Douglas Herman and Sonia Nandzik want to start conversations about the global refugee crisis 

click to enlarge DOUGLAS HERMAN
  • Douglas Herman
The straight-line distance from one point to another and the length of the actual route a person takes to get there can be very different. That’s something that struck journalists Douglas Herman and Sonia Nandzik while in Lesbos, Greece, working with refugees from Syria and other countries. They started tracing the paths taken by some of the people they met, and while Google Maps says someone can walk from Aleppo, Syria, to mainland Greece and the relative safety of the European Union in around 1,400 kilometers, the actual route refugees took was much longer: nearly 2,000 kilometers.

Nandzik is a former policy advisor with the European Parliament and a holder of a master’s degree in sociology from the University of Silesia in Katowice and a master’s in international relations from the Jagiellonian University in Krakow. Herman’s a former public schoolteacher from Philadelphia with a master’s from the Center for Creative Teaching at Bennington College. He also founded the media studies program at the Science Leadership Academy, a Philly high school. Their multimedia documentary project, @1976km, honors that refugee journey.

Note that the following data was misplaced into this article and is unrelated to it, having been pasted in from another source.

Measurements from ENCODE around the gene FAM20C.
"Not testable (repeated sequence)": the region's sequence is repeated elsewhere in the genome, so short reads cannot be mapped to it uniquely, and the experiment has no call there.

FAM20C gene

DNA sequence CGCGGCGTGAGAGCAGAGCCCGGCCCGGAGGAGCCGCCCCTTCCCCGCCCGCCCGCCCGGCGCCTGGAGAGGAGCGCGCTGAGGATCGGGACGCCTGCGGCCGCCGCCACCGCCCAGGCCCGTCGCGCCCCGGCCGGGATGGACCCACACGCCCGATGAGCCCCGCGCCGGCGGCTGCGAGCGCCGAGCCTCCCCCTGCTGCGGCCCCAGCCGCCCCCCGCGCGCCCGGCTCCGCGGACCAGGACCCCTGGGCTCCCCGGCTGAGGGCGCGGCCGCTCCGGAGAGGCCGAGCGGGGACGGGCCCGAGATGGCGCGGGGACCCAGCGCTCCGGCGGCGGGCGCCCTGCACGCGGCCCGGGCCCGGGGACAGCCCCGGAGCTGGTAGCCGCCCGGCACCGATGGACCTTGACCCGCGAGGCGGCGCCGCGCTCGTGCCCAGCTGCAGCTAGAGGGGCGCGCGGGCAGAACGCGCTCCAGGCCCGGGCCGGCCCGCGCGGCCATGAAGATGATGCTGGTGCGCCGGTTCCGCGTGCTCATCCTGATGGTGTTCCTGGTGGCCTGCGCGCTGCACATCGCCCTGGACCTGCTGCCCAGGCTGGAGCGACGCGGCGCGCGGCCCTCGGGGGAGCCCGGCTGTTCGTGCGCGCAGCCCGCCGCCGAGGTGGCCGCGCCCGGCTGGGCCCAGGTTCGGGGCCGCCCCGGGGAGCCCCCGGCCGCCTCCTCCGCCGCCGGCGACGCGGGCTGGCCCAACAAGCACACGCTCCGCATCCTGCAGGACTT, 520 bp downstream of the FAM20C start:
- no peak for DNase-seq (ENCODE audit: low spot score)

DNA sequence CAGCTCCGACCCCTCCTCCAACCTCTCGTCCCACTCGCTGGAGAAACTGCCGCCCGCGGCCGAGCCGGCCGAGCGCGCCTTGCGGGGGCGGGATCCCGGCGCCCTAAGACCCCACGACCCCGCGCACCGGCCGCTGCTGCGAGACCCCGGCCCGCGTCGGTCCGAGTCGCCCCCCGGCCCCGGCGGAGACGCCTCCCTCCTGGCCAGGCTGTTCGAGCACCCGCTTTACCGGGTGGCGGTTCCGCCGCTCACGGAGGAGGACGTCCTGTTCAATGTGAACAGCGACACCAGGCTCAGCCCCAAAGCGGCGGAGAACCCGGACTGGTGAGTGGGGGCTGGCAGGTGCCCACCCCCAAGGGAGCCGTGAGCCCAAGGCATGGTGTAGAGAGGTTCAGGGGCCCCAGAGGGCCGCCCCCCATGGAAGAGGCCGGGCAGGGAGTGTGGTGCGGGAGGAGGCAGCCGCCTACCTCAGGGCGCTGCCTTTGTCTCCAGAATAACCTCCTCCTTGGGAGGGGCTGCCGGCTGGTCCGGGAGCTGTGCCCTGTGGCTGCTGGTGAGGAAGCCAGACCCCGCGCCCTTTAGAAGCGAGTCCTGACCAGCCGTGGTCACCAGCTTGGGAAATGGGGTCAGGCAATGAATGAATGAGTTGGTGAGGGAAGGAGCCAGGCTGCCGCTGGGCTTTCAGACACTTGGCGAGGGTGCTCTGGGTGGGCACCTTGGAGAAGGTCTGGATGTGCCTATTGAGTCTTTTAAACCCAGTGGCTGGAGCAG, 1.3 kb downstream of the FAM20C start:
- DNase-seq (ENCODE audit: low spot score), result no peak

The number of people who’ve fled Syria since the civil war began in 2011 — 5.6 million as of February 2018 — is overwhelming. Originally, Nandzik says, the project was just a way to give humanity to this ongoing refugee crisis, elevating blogs and photos provided by refugees. It’s expanded to include video content and podcasts, and it now also highlights the work communities have done to respond to the crisis. They’re hoping @1976km will open up conversations around the globe.

They’re coming to the Springs as part of that work. Herman’s former colleague Christina Classen teaches in the social studies department at Doherty High School, and last year Herman came to visit. This year, Herman and Nandzik will present at Doherty during the day and later they’ll be at Colorado College for an interactive public event.

They’re also discussing the Rohingya crisis: Since August 2017, almost 700,000 Rohingya Muslims have fled mass violence in Myanmar. Most are in Bangladesh, but Nandzik and Herman became aware of the crisis after meeting a group of them in Morocco, over 9,000 kilometers away from the refugee camp in Bengladesh.

“They basically crossed the whole way to Morocco from Bangladesh trying to find asylum in Europe,” says Nandzik.

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